This was another enjoyable miniseries. I would rate it almost as highly as the A&E version, even though it is very different. This version is very faithful to the book, and includes many scenes that were left out of the A&E version. The sets are simple, rather than cinematic. It is like watching a stage play – very intimate. The costumes are wonderful. The casting is wonderful. I liked Mrs. Bennet and Mary better in this version. And I LOVED Lady Catherine and Mr. Collins. They were much closer to how they were portrayed by Jane Austen. The A&E version almost made caricatures out of all the minor characters. Where it excelled was in the portrayal of the three sets of lovers: Darcy and Elizabeth, Jane and Bingley, and Lydia and Wickham. The BBC version downplayed the stories of Jane and Lydia. This may be closer to Jane Austen’s book, but it felt lacking to me in comparison. On the other hand, the BBC version showed more of the relationships between Elizabeth and Charlotte, and Charlotte and Mr. Collins, even adding a rather nice proposal scene between Charlotte and Mr. Collins. The A&E version gave short shrift to Charlotte, and made Mr. Collins so odious, that Charlotte’s acceptance of him was difficult to fathom. The A&E version also gave us a very stripped down version of Lady Catherine.

Mr. Bennet grew on me. He is quite jolly and loveable in the A&E version – not quite the way Jane Austen portrayed him, but I liked him, and I liked the way it portrayed his relationship with Lizzy. In the BBC version, he is very stiff and cranky. But as I said, by the second viewing, this very different portrayal was growing on me. Mrs. Bennet was much better done here. Oh, she is a scream in the A&E version, and a lot of fun to watch, but the BBC portrayal is again much closer to the mark. Instead of being a comical caricature, she is a silly, rather empty-headed woman, who was once obviously very pretty. She is lively, and you can see why Mr. Bennet may once have been attracted to her. Their mismatched relationship is very well done here.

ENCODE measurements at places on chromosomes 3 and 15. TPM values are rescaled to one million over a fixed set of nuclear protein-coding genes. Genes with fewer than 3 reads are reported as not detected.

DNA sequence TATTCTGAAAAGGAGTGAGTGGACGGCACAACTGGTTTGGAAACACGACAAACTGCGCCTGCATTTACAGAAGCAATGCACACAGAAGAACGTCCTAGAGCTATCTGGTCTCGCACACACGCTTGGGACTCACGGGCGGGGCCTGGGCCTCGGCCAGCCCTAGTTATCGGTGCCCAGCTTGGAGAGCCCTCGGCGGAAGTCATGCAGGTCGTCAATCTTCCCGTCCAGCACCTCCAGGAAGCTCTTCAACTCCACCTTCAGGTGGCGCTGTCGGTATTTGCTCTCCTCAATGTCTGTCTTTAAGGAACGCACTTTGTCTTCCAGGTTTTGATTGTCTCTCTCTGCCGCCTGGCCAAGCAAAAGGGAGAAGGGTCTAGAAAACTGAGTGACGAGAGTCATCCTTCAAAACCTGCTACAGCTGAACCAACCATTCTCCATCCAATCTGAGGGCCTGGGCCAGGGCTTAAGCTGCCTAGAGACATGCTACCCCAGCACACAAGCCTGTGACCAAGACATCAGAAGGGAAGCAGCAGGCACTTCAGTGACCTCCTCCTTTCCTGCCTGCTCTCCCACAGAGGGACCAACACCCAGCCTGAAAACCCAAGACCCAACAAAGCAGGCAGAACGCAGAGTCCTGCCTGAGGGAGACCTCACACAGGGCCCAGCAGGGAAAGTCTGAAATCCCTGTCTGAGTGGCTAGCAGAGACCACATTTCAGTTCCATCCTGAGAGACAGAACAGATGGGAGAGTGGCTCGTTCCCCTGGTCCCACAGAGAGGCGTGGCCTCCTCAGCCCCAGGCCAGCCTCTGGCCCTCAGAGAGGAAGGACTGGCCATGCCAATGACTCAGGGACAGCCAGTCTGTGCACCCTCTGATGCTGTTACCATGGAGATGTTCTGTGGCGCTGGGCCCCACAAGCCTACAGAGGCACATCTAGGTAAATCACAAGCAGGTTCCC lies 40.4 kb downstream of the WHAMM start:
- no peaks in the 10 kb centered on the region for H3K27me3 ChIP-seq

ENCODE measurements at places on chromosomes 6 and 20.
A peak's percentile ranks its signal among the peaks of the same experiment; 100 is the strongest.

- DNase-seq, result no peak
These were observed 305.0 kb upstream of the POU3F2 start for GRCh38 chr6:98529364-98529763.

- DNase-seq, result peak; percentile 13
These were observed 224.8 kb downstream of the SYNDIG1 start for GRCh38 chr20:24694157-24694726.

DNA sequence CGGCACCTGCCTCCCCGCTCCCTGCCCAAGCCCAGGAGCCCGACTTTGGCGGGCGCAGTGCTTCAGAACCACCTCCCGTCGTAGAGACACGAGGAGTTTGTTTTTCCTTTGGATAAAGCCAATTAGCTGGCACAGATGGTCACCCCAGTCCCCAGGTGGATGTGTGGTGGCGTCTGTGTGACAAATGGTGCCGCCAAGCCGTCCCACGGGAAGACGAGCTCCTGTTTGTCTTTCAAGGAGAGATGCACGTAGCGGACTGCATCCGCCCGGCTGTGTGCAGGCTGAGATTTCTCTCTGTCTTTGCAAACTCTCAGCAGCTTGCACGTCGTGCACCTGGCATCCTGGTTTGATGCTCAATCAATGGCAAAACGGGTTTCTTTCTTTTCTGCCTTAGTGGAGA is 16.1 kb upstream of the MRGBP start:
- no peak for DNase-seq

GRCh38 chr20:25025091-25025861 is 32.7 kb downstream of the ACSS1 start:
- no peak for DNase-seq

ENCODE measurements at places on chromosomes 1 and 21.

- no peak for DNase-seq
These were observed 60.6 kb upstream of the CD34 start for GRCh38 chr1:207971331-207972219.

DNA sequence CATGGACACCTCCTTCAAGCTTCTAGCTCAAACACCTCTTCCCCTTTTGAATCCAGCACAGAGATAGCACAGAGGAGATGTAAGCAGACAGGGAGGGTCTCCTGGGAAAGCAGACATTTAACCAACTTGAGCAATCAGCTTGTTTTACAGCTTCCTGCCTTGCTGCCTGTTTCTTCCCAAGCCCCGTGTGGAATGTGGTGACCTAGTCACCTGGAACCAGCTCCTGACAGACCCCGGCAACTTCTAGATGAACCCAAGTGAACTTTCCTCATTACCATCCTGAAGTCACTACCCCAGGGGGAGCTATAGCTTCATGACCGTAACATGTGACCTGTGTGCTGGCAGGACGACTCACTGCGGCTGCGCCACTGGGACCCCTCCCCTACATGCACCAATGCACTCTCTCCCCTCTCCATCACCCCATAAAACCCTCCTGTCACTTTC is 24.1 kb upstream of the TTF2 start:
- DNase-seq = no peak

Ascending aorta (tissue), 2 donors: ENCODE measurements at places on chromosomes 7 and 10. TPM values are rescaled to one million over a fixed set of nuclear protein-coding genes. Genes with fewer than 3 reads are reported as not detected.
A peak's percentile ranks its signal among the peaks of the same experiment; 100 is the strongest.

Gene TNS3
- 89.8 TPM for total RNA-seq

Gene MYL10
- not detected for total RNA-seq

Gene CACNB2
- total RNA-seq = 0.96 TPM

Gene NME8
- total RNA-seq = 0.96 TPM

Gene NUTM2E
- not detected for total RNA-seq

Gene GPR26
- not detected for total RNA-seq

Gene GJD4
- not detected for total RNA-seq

The sisters: Jane had no appeal for me in this version. I didn’t sense any spark at all between Jane and Bingley. She was just a bland character. Mary was quite adorable, for all her misguided efforts to be learned and accomplished. You could see her as a real person instead of a caricature. Kitty was just silly. The actress seemed too old for the part to me. Lydia was much like her mother, but I confess I liked the more flamboyantly reckless portrayal in the A&E version better.

Elizabeth Garvie is an adorable Elizabeth Bennet. David Rintoul is a truly haughty, but handsome Darcy. Again, his portrayal was probably closer to Jane Austen’s, and he also grew on me the second viewing. But comparing him to Colin Firth is like comparing apples and oranges. I didn’t feel the spark or the tension between Darcy and Elizabeth that Colin and Jennifer portrayed. Jennifer’s Elizabeth is a little more refined, and I can easily envision her as the future lady of a great estate.

So all in all, there was much to like in the BBC version, but for sheer romance and for cinematography give me the A&E version!

Pride and Prejudice ( A&E, 1996)

Pride and PrejudicePride and Prejudice – The Special Edition (A&E 1996)

Starring: Jennifer Ehle, Colin Firth

Director: Simon Langton

Length: 300 minutes

There are several movie versions of P&P, but this seems to be the one everyone talks about. I got it from the library last week on 6 videocassettes. I was riveted. Watched the entire thing twice, and then went and bought the DVD. I don’t know if that makes me a Jane Austen fan, or a Colin Firth fan!

I’d say I might be in danger of going off the deep end. I now have the BBC version (1985) from the library, another one on hold ready to pick up, and the old film with Laurence Olivier on order.

I thought this version was very well done, and very faithful to the book. Whatever liberties were taken (the famous swimming scene, for example) fit into the whole. Okay, I have one quibble. Mary Bennet, who likes to show off on the piano but isn’t very good, suddenly becomes most proficient whenever she plays for the dancing. The contrast is noticeable.

I read recently that most novels in Jane Austen’s time were meant to be read aloud. The emphasis on dialogue really lends itself well to the stage. I look forward to comparing the other films.